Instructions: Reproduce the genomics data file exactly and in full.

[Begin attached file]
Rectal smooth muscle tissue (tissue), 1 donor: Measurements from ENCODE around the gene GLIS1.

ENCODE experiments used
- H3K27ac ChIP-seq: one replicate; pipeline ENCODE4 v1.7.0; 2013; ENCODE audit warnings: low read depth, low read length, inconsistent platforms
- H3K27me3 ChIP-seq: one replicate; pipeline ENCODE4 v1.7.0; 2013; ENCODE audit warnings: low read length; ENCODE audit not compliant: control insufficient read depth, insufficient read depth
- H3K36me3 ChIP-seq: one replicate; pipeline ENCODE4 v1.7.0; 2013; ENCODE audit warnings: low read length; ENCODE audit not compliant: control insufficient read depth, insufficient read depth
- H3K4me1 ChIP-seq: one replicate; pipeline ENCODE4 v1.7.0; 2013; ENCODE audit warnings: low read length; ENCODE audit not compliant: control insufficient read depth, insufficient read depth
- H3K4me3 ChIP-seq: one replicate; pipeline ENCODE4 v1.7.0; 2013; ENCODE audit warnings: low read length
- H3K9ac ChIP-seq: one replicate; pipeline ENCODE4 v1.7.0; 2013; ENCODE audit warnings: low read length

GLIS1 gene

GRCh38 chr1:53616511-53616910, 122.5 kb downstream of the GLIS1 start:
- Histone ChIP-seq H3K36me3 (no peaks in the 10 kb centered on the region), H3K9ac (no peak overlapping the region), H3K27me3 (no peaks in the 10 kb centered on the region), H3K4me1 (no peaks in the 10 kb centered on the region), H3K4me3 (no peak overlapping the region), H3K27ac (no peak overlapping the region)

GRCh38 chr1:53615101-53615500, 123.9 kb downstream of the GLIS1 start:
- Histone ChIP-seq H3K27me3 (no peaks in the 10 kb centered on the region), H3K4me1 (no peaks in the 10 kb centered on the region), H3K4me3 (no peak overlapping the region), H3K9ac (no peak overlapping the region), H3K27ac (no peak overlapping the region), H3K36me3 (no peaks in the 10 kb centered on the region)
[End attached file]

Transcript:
Rectal smooth muscle tissue (tissue), 1 donor: Measurements from ENCODE around the gene GLIS1.

ENCODE experiments used
- H3K27ac ChIP-seq: one replicate; pipeline ENCODE4 v1.7.0; 2013; ENCODE audit warnings: low read depth, low read length, inconsistent platforms
- H3K27me3 ChIP-seq: one replicate; pipeline ENCODE4 v1.7.0; 2013; ENCODE audit warnings: low read length; ENCODE audit not compliant: control insufficient read depth, insufficient read depth
- H3K36me3 ChIP-seq: one replicate; pipeline ENCODE4 v1.7.0; 2013; ENCODE audit warnings: low read length; ENCODE audit not compliant: control insufficient read depth, insufficient read depth
- H3K4me1 ChIP-seq: one replicate; pipeline ENCODE4 v1.7.0; 2013; ENCODE audit warnings: low read length; ENCODE audit not compliant: control insufficient read depth, insufficient read depth
- H3K4me3 ChIP-seq: one replicate; pipeline ENCODE4 v1.7.0; 2013; ENCODE audit warnings: low read length
- H3K9ac ChIP-seq: one replicate; pipeline ENCODE4 v1.7.0; 2013; ENCODE audit warnings: low read length

GLIS1 gene

GRCh38 chr1:53616511-53616910, 122.5 kb downstream of the GLIS1 start:
- Histone ChIP-seq H3K36me3 (no peaks in the 10 kb centered on the region), H3K9ac (no peak overlapping the region), H3K27me3 (no peaks in the 10 kb centered on the region), H3K4me1 (no peaks in the 10 kb centered on the region), H3K4me3 (no peak overlapping the region), H3K27ac (no peak overlapping the region)

GRCh38 chr1:53615101-53615500, 123.9 kb downstream of the GLIS1 start:
- Histone ChIP-seq H3K27me3 (no peaks in the 10 kb centered on the region), H3K4me1 (no peaks in the 10 kb centered on the region), H3K4me3 (no peak overlapping the region), H3K9ac (no peak overlapping the region), H3K27ac (no peak overlapping the region), H3K36me3 (no peaks in the 10 kb centered on the region)